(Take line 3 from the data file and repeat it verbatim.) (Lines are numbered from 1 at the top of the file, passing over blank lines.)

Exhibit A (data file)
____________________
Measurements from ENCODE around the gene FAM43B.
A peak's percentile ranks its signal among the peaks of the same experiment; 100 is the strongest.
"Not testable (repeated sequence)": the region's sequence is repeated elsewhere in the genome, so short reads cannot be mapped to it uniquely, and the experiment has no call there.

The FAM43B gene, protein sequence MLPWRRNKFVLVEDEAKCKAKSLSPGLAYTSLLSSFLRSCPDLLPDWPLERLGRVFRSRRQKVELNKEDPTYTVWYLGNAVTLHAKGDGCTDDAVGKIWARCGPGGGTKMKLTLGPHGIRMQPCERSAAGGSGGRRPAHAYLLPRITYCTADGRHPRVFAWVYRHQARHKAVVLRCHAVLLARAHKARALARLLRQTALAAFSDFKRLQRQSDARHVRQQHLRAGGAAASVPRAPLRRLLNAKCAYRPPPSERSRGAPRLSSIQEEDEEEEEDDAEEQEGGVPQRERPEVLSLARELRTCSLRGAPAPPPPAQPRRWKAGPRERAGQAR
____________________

"Not testable (repeated sequence)": the region's sequence is repeated elsewhere in the genome, so short reads cannot be mapped to it uniquely, and the experiment has no call there.